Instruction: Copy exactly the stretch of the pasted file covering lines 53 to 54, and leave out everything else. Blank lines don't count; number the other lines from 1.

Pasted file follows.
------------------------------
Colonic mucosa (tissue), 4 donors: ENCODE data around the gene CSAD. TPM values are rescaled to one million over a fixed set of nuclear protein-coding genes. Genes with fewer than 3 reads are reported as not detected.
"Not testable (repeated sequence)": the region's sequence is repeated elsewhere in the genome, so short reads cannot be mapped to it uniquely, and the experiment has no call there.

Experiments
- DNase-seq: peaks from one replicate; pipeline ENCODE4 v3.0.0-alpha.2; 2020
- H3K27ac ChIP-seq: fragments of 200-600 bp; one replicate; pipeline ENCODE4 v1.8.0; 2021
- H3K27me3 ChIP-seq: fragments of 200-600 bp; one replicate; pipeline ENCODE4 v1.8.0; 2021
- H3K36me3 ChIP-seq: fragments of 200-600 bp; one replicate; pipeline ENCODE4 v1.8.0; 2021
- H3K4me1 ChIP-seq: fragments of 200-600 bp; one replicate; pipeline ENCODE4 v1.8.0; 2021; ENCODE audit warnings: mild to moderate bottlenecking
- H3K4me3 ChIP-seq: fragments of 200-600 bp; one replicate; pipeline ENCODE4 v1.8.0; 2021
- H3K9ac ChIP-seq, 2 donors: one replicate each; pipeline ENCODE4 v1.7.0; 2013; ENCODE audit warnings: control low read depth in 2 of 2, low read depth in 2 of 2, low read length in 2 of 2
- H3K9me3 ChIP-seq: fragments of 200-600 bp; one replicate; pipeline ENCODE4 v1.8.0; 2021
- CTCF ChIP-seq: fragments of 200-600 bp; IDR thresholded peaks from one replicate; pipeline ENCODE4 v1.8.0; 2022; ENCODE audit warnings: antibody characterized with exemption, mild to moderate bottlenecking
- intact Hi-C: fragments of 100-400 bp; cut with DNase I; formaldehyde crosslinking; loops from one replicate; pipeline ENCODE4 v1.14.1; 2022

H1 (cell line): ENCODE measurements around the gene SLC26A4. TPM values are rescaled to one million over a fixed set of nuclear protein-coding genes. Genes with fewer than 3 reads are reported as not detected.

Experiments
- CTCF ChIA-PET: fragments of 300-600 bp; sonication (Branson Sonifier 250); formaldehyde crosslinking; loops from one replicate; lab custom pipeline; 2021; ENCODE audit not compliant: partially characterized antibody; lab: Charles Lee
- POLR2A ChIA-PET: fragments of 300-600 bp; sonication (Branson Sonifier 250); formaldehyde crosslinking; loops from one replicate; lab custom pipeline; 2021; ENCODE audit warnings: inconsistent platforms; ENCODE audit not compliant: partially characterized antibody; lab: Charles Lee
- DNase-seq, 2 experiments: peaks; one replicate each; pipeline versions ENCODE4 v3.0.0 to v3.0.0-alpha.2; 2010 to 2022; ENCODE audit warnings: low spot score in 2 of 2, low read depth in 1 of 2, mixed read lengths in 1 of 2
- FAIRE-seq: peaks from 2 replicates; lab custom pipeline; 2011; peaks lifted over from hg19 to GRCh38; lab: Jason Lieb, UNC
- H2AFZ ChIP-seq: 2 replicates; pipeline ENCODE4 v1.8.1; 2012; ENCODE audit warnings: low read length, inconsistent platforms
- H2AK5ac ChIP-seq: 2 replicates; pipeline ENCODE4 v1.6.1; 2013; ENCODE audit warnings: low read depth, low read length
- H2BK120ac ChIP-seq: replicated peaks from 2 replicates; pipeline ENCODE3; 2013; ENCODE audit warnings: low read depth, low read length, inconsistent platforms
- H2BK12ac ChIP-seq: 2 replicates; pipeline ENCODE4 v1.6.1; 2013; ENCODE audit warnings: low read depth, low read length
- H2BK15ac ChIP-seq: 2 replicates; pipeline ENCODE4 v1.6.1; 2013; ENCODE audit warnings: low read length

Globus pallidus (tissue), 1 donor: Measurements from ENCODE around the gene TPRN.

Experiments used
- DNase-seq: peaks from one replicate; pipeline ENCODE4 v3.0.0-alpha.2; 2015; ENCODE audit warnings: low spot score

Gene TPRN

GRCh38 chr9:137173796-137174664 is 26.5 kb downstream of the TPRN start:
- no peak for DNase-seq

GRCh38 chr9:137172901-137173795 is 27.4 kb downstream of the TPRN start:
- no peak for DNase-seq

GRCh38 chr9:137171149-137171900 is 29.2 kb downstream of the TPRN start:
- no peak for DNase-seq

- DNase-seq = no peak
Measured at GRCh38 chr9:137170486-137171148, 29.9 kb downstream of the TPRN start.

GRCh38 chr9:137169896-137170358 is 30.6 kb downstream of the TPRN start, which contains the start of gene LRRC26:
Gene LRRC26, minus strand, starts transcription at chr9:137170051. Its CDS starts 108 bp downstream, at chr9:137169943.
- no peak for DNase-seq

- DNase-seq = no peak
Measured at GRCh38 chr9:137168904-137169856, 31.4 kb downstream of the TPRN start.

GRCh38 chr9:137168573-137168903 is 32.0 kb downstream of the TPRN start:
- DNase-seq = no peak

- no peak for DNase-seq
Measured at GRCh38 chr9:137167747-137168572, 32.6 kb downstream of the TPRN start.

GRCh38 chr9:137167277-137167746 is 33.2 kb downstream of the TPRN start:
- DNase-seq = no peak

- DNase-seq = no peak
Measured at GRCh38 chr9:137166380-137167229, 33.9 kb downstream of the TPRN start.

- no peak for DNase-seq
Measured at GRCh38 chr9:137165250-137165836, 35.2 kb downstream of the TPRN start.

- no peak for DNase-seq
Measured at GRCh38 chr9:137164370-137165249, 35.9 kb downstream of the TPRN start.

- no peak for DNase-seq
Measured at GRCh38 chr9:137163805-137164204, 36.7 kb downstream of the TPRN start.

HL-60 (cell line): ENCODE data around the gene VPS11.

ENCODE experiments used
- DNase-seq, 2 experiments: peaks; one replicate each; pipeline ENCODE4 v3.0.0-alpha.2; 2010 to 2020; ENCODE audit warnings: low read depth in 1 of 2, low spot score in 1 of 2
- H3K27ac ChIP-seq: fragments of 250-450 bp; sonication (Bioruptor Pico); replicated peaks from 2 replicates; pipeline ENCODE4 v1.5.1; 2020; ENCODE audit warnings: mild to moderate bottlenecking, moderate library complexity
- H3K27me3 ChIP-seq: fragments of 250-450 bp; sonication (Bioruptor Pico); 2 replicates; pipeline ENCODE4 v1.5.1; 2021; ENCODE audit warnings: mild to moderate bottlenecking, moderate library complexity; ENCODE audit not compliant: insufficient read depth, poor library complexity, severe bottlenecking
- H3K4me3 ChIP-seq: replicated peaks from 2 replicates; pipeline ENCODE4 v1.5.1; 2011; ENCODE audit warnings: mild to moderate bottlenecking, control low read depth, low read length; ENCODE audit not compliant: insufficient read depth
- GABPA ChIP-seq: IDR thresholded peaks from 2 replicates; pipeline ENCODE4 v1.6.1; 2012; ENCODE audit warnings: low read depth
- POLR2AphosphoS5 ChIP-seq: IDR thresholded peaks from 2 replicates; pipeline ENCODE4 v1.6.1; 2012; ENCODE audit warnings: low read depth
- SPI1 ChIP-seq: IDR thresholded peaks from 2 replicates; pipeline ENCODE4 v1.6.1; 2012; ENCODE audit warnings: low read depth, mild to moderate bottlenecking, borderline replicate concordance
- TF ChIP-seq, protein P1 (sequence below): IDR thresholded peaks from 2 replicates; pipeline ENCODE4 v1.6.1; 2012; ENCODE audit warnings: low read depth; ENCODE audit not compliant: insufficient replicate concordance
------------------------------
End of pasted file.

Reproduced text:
Measured at GRCh38 chr9:137164370-137165249, 35.9 kb downstream of the TPRN start.

- no peak for DNase-seq